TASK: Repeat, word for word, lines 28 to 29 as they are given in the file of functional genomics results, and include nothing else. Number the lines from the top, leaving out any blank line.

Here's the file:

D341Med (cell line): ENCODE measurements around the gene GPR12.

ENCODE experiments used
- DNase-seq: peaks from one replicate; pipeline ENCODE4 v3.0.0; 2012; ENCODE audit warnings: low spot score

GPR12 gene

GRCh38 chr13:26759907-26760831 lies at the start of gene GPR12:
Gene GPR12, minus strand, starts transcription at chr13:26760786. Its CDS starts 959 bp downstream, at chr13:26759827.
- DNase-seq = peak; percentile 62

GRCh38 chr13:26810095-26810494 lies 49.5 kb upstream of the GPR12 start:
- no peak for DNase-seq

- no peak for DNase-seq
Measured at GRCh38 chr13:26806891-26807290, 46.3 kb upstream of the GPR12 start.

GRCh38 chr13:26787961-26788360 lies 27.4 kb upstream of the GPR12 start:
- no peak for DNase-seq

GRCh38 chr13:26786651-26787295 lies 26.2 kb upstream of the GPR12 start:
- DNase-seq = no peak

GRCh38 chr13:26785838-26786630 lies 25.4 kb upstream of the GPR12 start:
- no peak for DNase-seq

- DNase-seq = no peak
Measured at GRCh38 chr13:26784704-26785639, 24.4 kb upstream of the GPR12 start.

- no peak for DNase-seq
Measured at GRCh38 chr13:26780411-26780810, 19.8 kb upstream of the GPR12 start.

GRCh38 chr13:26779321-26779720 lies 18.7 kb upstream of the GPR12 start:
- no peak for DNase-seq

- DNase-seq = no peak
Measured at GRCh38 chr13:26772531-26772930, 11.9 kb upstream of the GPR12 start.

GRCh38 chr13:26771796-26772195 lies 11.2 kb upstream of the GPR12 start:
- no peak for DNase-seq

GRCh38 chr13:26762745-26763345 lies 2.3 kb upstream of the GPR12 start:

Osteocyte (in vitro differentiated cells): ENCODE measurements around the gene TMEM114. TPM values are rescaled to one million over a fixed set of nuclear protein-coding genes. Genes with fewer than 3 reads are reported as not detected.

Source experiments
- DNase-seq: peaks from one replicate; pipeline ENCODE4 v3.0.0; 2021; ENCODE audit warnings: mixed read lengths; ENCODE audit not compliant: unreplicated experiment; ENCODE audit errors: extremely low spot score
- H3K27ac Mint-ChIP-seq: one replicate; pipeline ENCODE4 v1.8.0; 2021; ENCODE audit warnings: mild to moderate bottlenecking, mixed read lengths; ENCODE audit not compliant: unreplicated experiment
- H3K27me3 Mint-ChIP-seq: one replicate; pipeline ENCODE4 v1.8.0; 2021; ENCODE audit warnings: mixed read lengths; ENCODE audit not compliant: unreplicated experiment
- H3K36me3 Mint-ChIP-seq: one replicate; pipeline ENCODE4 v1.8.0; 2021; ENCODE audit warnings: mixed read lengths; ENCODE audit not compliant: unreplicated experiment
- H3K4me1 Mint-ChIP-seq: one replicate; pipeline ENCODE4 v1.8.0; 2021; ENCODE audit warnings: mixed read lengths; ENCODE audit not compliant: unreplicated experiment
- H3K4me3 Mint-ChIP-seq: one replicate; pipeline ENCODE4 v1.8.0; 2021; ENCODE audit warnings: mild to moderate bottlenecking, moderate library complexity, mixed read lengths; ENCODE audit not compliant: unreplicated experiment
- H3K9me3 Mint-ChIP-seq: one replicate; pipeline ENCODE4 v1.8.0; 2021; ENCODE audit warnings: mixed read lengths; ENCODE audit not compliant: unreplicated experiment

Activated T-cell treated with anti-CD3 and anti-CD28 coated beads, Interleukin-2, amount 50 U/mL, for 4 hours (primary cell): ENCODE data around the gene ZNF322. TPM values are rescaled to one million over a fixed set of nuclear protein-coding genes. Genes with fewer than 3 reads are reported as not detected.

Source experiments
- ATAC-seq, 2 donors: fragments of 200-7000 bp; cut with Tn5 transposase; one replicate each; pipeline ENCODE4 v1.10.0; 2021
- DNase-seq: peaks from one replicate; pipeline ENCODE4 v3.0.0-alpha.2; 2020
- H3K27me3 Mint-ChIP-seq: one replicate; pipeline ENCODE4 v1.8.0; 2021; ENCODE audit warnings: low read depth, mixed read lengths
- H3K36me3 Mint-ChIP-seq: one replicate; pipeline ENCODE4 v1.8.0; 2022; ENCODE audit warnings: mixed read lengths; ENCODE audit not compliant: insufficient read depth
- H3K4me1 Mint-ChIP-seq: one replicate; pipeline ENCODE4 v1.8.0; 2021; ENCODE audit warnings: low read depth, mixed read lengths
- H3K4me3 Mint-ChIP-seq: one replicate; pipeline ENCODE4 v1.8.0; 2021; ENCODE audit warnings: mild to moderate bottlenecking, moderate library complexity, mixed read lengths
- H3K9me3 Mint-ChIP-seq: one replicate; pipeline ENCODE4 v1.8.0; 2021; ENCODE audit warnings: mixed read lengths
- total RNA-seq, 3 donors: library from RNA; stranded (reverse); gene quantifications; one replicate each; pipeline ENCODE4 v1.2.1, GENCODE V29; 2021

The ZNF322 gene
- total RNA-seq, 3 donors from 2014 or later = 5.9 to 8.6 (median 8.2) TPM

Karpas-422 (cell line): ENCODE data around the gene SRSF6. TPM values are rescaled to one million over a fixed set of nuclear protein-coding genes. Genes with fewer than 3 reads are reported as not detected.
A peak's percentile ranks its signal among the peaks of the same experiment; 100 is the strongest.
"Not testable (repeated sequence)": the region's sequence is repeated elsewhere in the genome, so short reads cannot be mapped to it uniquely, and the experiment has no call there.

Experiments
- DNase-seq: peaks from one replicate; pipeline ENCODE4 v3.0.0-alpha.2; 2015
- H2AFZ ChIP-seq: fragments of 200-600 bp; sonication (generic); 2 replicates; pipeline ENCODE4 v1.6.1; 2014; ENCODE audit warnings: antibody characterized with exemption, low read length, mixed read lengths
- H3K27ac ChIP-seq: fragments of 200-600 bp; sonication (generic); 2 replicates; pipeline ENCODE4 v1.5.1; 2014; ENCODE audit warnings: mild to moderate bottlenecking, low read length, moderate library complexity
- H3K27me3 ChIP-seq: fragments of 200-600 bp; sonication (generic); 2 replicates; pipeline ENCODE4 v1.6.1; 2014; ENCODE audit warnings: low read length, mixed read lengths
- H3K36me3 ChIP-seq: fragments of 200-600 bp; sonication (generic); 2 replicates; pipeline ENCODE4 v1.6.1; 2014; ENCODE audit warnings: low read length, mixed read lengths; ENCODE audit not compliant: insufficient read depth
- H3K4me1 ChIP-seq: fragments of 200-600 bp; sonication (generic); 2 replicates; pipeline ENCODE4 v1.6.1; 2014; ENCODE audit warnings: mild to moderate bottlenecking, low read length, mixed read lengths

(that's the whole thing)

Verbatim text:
GRCh38 chr13:26762745-26763345 lies 2.3 kb upstream of the GPR12 start:

Osteocyte (in vitro differentiated cells): ENCODE measurements around the gene TMEM114. TPM values are rescaled to one million over a fixed set of nuclear protein-coding genes. Genes with fewer than 3 reads are reported as not detected.